John Hannah and Saeed Ghasseminejad wrote an op-ed for Foreign Policy on why Donald Trump should kill the Boeing Deal if he really wanted to stop the Iranian Regime from posing a threat to US national security.
The pair assess that every business dealing with the Iranian Regime grows the Iranian economy, which might sound good until you realise that the extra money is funnelled almost entirely into strengthening their military might, including funding conflicts in foreign countries, the Iranian Revolutionary Guard Corps (IRGC), and the ballistic missiles programme, rather than the welfare of the ordinary Iranians.
They wrote: “The [IRGC] dominates the commanding heights of Iran’s economy — including the energy sector. A richer Iran inevitably means more money flowing into the coffers of precisely the forces that have served as the vanguard of the Islamic Republic’s most threatening activities — not just in the nuclear sphere, but terrorism, ballistic missiles, and the regime’s relentless bid for regional hegemony as well.”
They also assess that the bigger the Iranian economy grows, the harder the Regime will be to control via sanctions as more big businesses will lobby against the sanctions because they can more about profit than people.
They wrote: “Simply put, the more resilient Iran’s economy grows, the greater its ability to withstand Western economic pressure. That would leave the United States with few options other than the threat of war to prevent the emergence of a future Iranian menace — from the resurgence of its nuclear weapons program to the testing of an intercontinental ballistic missile.”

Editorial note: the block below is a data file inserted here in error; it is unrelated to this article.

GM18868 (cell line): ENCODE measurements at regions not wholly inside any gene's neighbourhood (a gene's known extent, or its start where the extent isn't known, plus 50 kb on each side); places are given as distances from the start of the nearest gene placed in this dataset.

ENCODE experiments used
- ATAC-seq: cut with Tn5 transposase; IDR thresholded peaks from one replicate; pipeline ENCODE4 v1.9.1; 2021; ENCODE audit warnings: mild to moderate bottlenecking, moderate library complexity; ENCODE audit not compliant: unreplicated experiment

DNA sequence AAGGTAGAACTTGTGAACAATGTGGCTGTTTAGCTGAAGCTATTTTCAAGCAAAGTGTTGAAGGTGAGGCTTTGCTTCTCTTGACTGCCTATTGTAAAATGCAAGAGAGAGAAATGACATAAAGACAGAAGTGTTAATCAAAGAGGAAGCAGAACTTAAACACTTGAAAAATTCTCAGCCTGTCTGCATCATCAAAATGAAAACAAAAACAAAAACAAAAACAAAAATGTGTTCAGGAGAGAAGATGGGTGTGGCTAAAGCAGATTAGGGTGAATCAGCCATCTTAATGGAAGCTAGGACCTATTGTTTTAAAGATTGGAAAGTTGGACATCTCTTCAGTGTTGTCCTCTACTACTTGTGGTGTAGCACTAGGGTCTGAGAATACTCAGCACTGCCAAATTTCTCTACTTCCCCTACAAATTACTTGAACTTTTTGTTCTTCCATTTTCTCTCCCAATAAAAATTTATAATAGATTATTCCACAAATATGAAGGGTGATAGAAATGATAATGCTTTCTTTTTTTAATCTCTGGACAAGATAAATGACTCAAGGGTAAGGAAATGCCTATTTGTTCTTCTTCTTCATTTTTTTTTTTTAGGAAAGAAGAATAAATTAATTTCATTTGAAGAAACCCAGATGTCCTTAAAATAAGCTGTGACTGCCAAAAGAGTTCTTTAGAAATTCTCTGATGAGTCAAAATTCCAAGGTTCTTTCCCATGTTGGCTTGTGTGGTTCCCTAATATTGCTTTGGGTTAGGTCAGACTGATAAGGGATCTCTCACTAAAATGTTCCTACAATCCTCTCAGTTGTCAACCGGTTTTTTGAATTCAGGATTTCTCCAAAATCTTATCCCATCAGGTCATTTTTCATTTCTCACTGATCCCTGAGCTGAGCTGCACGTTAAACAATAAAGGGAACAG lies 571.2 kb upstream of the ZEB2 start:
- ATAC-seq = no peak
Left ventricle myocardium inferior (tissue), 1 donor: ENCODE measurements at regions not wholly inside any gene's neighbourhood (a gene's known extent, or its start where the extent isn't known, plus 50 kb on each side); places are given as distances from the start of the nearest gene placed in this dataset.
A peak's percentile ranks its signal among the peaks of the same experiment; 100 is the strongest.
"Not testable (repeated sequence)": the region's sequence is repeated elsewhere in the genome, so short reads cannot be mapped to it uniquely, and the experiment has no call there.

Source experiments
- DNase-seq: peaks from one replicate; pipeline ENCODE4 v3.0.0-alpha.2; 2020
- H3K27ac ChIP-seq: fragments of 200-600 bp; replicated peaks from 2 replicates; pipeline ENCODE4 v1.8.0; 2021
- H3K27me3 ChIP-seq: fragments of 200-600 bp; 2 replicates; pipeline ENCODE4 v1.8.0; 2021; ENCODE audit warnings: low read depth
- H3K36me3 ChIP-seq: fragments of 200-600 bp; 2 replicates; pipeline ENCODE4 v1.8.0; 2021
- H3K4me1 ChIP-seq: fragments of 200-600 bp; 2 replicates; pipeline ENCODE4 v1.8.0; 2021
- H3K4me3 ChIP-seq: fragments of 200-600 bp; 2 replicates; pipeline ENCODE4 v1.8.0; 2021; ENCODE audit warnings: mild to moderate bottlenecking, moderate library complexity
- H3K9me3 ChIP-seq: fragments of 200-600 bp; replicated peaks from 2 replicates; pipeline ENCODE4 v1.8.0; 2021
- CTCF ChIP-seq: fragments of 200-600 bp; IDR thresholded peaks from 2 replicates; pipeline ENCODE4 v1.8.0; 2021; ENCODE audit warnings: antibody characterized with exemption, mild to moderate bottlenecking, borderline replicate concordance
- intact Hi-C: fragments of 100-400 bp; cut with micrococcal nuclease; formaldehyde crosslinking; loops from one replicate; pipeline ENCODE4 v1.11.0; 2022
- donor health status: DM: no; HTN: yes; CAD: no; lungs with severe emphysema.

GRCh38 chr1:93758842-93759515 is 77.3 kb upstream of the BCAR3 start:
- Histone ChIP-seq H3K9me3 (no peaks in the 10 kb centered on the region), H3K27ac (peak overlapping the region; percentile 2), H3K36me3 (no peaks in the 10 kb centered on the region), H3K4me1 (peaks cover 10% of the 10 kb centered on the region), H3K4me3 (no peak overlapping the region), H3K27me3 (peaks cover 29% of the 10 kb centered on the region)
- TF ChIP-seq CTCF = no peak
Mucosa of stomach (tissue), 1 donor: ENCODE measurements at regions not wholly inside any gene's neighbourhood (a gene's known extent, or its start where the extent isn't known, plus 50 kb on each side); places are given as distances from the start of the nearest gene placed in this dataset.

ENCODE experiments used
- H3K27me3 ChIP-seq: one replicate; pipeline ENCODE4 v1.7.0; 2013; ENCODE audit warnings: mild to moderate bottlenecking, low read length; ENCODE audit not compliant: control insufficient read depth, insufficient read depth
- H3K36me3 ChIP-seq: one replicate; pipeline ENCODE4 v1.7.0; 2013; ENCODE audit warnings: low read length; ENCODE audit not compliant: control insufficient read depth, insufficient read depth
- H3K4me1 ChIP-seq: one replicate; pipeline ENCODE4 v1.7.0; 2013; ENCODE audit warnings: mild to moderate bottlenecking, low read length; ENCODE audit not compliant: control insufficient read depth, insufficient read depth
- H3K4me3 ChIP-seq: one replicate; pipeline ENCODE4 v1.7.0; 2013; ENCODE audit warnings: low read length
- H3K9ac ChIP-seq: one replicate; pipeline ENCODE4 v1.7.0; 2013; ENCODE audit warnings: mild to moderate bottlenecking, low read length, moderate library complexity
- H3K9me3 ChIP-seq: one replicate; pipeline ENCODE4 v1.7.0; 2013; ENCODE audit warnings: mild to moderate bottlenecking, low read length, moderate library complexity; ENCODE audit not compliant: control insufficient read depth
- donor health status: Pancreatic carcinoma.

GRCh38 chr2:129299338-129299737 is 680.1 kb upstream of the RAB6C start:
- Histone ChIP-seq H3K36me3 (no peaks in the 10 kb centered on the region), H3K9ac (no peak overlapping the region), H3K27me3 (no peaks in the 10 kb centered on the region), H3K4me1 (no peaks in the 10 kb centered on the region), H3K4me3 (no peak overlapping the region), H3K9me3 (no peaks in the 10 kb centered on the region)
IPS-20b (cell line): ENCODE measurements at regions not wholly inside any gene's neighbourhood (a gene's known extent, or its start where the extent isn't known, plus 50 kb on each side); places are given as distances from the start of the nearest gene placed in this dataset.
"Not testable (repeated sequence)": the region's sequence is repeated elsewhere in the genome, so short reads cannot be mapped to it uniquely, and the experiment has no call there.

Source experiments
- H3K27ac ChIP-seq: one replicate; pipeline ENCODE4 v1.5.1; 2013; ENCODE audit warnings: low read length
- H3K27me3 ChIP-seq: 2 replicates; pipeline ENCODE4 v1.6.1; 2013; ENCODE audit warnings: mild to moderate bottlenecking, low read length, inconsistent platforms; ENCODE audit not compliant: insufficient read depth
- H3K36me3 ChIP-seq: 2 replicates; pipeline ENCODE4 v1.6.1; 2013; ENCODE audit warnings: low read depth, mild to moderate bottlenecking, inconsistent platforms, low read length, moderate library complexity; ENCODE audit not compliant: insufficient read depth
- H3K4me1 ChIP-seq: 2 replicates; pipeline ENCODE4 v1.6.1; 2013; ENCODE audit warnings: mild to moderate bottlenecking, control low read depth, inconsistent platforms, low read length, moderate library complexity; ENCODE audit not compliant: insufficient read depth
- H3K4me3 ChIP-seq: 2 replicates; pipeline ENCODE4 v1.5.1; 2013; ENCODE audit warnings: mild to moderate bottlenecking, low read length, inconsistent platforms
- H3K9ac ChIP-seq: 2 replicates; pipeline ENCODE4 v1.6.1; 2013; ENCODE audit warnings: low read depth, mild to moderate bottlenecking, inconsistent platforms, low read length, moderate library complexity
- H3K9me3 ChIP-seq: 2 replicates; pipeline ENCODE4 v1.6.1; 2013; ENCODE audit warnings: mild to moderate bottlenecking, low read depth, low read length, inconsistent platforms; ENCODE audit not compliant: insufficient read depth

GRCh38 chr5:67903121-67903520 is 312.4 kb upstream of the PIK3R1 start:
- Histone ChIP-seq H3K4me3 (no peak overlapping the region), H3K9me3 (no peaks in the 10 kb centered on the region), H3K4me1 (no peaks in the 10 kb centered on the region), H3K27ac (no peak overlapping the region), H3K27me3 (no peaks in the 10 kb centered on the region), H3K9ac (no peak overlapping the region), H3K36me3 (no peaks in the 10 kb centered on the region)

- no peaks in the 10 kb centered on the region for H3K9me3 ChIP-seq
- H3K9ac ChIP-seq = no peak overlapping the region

French energy company Total recently struck a $5 billion deal with the Iranian Regime and the Trump administration might be to blame.
For months, Total had delayed the deal over fears that the US would pull out of the nuclear deal as Trump promised, but six months in, his State Department has verified Iran as in compliance with the nuclear deal twice, despite mounting evidence to the contrary. As a result, Total must feel comfortable that investing in Iran will not put them at risk of sanctions.
The pair advises that if Trump wishes to curtail the Iranian Regime, he needs to send a message and he should start with expressing concern about such deals.
They wrote: “At a minimum, some arm of the U.S. government — the White House, State Department, Treasury, take your pick — should have gone on record expressing concern about leading Western companies enriching a hostile regime that remains up to its eyeballs in illicit activities, not to mention the world’s leading state sponsor of terrorism. Foreign companies should have no doubts that not only are they exposing themselves to substantial reputational risks in Iran, but legal and financial jeopardy as well from a U.S. government that intends to keep close tabs on their transactions — especially the identities of their local business partners and any possible links to the IRGC or other U.S.-designated entities.”
They advise that he puts a stop to the Iran-Boeing deal, which will only help the Iranian Regime to transport money, troops, and weapons to terror cells and war zones.
They wrote: “While harshly critical of the [nuclear deal] in general, Trump and his team have been noticeably silent when it comes to the Boeing deal... One might have anticipated that an administration highly sceptical of the [nuclear deal] would have something to say about the first major Iran deal signed by a U.S. company under the Trump presidency. But again, nothing but crickets.”
The pair concluded: “If combating Iranian aggression is as important an objective as the Trump administration and its Arab allies claim, the time has come to back their words with action. Stopping the Boeing deal will be a litmus test of their seriousness.”